The other day my friend Bud and I stopped at a convenience store to get some coffee. When I asked the clerk for two State lottery tickets, Bud taunted, "Double your bet, double your loss."
"What do you mean? My cousin's neighbor's dentist's sister won $350 last week," I recounted.
"Yeah, right," Bud replied. "But how much did she lose before and after that windfall? Don't forget, it's the State that's making the money."
"Maybe, but in the Lotto game, you can win some really big bucks." I said.
"I'm betting you'll die first," Bud offered. "I figured it out once. There's one chance in 14 million that your six numbers will be drawn for a grand prize of, say, $5 million. So if you bought 50 tickets a day every day of the year for the next 1000 years, you might hit the jackpot once – maybe. After 50 years of trying you'd have spent almost a million dollars. If, instead, you'd have stuck that money in the bank at an annual average interest of 4%, you'd be a millionaire. And that's not maybe. This is why they say the lottery is a tax on those who are lousy at math."
"Okay, but somebody is going to win!" I contested.
"Yeah, but it won't be you," Bud said. "It wasn't you who died in an airplane crash, and it wasn't you who got struck by lightning. Those horrible and shocking things don't happen to most of 'us,' and if you don't mind being one of 'us,' accept the fact you won't win the big lottery either."
"I hadn't thought about it that way," I mumbled.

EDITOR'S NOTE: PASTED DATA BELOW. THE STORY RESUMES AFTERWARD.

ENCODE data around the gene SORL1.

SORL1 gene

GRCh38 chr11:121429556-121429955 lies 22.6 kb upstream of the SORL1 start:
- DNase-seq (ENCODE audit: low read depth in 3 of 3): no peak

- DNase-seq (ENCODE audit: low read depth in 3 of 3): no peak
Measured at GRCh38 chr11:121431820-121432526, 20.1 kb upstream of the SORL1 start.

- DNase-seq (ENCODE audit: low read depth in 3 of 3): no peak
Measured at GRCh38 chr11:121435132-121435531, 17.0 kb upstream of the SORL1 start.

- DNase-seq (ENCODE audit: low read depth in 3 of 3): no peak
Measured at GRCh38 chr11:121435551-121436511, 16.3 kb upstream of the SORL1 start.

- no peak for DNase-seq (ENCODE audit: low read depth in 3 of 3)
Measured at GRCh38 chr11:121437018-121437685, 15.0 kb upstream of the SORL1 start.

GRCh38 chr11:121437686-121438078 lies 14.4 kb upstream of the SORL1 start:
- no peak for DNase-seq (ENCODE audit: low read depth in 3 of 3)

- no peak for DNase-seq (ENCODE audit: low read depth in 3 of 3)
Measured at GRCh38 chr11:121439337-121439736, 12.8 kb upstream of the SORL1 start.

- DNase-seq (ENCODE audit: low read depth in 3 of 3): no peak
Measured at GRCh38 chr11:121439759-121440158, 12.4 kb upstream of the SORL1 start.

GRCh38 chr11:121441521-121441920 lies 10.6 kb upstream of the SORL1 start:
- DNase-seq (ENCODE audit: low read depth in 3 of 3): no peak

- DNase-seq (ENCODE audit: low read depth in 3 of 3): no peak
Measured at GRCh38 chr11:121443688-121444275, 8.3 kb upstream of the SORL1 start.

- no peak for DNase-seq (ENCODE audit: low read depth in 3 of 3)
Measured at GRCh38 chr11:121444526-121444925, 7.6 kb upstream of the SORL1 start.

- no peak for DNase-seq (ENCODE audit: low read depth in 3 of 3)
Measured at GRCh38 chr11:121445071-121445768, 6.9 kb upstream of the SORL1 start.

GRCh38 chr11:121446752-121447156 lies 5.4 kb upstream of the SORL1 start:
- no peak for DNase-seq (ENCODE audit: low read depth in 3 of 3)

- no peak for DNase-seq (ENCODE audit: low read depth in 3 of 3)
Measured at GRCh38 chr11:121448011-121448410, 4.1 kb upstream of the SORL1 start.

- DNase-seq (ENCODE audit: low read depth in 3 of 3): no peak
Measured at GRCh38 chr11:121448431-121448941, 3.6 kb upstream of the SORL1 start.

"And why should you? What did you do to deserve it?"
"Okay, okay," I said. "But buying lottery tickets is good for education."
"You might think so. But what the lottery fund doesn't cover, the legislators makes up with money from other funds."
I pointed a finger at Bud. "You're telling me that if I don't buy lottery tickets, the State puts the bucks in for me… from the taxes I paid on my income?"
"And for the cigarettes you don't smoke."
I thought a moment, then ventured, "All right, let's just say I'm buying some dreams."
"Yes, I've done that," Bud fancied. "Bought a ticket, thought about how I'd divide my riches with my family, go on a vacation, stuff like that. Then I discovered a bargain. I don't buy a lottery ticket, then think about how I'd divide my riches with my family, go on a vacation, stuff like that. Same dreams, only now they're free."
"You got a point. But there's more to it. People think gambling is fun."
"Well, if losing money entertains you, fine," Bud conceded. "You can binge on bingo at the church, or perfect a system at the track, or get blackjacked at the casinos. Or you can join a friendly football pool, which, even though it's the fairest game around, is illegal since the State doesn't get a share. With all these choices why should the State be in the gaming business? Wouldn't it be better to privatize this 'Bureau of Public Amusement?'"
"All right, but if the State didn't sell lottery tickets, the gangsters would fill the vacuum with their numbers racket."
"Maybe," Bud allowed. "And maybe if the State had a 'Bureau of Prostitution' the School Aid Fund wouldn't need any subsidy from the General Fund. The question is, should our government be coaxing us through enticing ads to make unfair bets? Should it be teasing us with implausible visions of unearned wealth? Should it be taxing those lousy at math?"
What else could I say? I pushed the lottery tickets back at the store clerk and shrugged. "Make that two bran muffins instead."